As our country works to expand health coverage and improve access to care, “Medicare for All” is getting a lot of attention. There are many different flavors so it’s worth diving a little deeper into what “Medicare for All” really means. A new report released on Tuesday shows exactly what one proposed “Medicare for All” bill would do – and how it will impact hospitals, health systems and patients’ access to care.
The AHA and the Federation of American Hospitals asked KNG Health Consulting to analyze the Medicare-X Choice Act, which would create a government-run, Medicare-like health plan on the individual exchange. And what they found is that this plan would create the largest-ever cut to hospital services – nearly $800 billion over 10 years – and would have a significant impact on patients’ access to care in communities all across the country.
Clearly, this proposal would hurt hospitals’ abilities to keep pace with new, life-saving advances in medicine … invest in new payment and delivery models … attract and retain talent necessary to provide care … manage skyrocketing drug prices … and innovate and transform to meet patients’ needs in the future.
As David Brooks wrote in The New York Times on “Medicare for All”: “There’s no plausible route from here to there … Americans are more decentralized, diverse and individualistic than people in the nations with single-payer systems … [and] tend to dislike higher taxes.” In other words: We’d all have to get used to higher taxes, longer wait times and less control over our health care.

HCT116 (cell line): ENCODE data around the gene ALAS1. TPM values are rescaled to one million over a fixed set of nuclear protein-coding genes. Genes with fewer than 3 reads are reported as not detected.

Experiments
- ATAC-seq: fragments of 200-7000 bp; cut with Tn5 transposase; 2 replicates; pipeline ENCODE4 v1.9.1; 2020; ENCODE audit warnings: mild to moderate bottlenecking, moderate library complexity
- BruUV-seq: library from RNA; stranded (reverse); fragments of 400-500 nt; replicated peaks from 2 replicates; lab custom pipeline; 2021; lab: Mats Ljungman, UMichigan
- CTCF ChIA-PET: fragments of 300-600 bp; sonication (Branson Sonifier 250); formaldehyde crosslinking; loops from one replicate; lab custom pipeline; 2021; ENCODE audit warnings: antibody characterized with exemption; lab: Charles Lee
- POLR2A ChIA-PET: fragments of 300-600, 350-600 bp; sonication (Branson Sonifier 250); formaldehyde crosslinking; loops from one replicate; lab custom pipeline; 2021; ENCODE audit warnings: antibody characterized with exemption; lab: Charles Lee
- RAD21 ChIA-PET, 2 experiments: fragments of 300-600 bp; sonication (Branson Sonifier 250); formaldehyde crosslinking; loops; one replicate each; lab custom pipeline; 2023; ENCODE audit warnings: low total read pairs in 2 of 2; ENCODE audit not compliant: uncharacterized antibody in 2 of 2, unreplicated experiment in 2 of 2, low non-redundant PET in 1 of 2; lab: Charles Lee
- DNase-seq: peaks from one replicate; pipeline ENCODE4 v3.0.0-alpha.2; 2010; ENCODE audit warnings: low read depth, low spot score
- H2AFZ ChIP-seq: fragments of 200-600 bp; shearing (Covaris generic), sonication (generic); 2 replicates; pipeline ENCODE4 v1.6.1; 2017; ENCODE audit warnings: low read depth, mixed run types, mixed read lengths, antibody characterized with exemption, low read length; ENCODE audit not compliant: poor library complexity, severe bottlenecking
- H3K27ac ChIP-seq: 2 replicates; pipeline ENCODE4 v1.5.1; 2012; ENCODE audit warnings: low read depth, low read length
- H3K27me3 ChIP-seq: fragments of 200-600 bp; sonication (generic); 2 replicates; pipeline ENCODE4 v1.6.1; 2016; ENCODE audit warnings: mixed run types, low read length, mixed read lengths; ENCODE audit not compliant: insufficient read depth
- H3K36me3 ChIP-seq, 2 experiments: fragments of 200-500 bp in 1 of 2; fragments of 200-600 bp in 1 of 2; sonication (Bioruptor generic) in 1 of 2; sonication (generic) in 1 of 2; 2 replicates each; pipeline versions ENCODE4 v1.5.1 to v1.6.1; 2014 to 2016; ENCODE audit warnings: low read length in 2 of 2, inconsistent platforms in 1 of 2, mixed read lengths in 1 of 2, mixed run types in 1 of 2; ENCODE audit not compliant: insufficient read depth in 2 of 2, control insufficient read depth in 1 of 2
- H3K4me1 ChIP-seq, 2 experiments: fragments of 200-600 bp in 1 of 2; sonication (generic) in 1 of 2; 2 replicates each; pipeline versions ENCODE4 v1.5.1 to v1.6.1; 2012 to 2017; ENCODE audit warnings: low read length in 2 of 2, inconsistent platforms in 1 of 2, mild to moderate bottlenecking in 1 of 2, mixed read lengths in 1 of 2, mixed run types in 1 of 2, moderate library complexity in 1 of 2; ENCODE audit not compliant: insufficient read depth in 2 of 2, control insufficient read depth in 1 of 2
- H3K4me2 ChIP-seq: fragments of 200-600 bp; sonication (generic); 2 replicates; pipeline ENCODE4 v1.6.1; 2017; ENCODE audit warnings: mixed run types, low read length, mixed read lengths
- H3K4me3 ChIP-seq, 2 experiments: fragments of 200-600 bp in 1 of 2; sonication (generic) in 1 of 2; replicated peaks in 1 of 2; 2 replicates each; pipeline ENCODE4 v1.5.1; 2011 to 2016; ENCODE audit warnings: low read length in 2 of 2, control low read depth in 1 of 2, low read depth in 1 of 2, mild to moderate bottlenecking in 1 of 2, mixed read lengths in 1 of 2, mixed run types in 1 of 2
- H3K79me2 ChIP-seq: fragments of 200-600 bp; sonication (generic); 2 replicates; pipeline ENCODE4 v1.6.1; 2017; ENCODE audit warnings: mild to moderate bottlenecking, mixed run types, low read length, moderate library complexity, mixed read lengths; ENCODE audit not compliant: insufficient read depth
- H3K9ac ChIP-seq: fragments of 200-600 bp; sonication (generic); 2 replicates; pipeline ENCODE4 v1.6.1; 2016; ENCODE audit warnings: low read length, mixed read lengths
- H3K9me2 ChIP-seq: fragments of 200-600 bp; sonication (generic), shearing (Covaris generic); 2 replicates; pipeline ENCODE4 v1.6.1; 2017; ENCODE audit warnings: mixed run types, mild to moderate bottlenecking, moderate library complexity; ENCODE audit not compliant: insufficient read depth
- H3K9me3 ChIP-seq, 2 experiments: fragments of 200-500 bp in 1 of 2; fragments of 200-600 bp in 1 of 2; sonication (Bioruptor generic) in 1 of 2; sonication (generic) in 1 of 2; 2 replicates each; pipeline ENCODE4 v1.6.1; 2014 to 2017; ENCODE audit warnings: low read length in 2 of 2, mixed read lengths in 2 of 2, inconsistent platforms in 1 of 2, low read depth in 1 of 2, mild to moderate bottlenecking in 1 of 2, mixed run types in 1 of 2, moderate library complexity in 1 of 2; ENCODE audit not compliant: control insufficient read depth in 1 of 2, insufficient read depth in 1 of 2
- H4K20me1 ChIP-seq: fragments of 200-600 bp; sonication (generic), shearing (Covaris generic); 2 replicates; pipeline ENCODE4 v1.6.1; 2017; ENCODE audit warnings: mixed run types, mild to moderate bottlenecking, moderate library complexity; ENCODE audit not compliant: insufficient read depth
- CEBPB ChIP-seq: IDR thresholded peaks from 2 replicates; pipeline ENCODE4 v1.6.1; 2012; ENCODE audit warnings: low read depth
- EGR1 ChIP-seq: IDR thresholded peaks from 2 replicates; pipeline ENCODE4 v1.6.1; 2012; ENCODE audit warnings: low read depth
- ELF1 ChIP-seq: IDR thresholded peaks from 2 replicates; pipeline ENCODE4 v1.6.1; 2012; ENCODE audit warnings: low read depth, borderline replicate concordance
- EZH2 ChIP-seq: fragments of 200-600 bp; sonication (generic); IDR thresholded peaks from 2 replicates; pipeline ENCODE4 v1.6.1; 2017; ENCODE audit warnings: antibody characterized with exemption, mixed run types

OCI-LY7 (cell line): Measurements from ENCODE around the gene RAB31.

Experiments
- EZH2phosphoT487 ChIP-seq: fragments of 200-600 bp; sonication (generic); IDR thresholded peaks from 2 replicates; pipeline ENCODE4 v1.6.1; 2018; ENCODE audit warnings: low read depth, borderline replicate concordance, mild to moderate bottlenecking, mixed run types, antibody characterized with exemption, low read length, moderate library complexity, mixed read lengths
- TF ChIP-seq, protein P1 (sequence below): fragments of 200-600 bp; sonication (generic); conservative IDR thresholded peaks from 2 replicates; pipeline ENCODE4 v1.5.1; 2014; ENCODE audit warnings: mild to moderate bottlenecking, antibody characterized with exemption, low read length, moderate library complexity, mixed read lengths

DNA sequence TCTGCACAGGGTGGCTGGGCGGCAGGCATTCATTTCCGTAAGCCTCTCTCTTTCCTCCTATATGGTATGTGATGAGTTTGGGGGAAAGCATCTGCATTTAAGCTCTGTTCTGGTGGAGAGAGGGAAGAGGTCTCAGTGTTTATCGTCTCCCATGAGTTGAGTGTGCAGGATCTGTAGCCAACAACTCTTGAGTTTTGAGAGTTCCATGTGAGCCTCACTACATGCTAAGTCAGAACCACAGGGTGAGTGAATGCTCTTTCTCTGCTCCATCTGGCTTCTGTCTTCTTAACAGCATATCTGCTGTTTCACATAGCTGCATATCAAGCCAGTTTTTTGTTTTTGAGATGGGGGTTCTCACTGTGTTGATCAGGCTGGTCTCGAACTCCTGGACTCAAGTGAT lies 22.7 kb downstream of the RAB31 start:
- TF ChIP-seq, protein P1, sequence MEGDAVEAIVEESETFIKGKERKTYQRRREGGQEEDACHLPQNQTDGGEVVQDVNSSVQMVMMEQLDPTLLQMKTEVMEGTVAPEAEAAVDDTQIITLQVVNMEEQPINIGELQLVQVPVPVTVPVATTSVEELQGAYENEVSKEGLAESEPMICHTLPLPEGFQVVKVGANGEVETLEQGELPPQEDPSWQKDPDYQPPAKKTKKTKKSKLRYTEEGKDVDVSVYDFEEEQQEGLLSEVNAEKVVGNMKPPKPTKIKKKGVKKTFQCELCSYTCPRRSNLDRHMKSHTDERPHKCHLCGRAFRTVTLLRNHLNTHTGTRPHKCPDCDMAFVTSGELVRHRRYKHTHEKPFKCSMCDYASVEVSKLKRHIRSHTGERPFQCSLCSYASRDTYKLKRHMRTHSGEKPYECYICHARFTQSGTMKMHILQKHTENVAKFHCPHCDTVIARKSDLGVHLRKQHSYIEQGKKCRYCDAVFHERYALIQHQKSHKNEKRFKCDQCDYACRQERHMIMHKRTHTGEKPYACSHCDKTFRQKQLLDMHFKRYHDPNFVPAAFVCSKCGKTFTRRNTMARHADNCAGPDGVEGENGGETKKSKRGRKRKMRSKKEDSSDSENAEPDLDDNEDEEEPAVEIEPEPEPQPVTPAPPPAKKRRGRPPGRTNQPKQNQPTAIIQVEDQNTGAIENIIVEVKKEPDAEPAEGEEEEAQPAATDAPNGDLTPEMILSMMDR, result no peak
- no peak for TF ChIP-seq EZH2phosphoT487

Here’s the clincher: Medicare and Medicaid are already subject to politicization and micromanagement by Congress. If more people get coverage through the government, then more people will have their health care subjected to political fights and uncertainty that may not have anything to do with health care. Example: reducing provider payments to offset funding for other priorities.
This past Monday, we saw another reason to be wary of a “Medicare for All” approach: President Trump’s 2020 budget request calls for cutting hundreds of billions of dollars from Medicare. When the federal government is such an unreliable partner and cutting an already underfunded program, we cannot support expanding the scope of that program.
Here’s the takeaway: There’s a better way to expand coverage. Under Medicare-X Choice, there would be a modest drop in the number of uninsured Americans … whereas 9.1 million Americans would gain insurance coverage if we fully implemented the existing public-private coverage framework. This includes expanding Medicaid in all states, restoring cost-sharing reduction payments, and fully funding open enrollment efforts … just to name a few. This would be a better alternative: more people covered with less harm to the health care system.
There’s no doubt that our country needs better coverage and better access. “Medicare for All” sounds like a good idea … but strengthening the public-private coverage framework we have is the best way forward for expanding coverage, increasing access to care, and advancing health in America.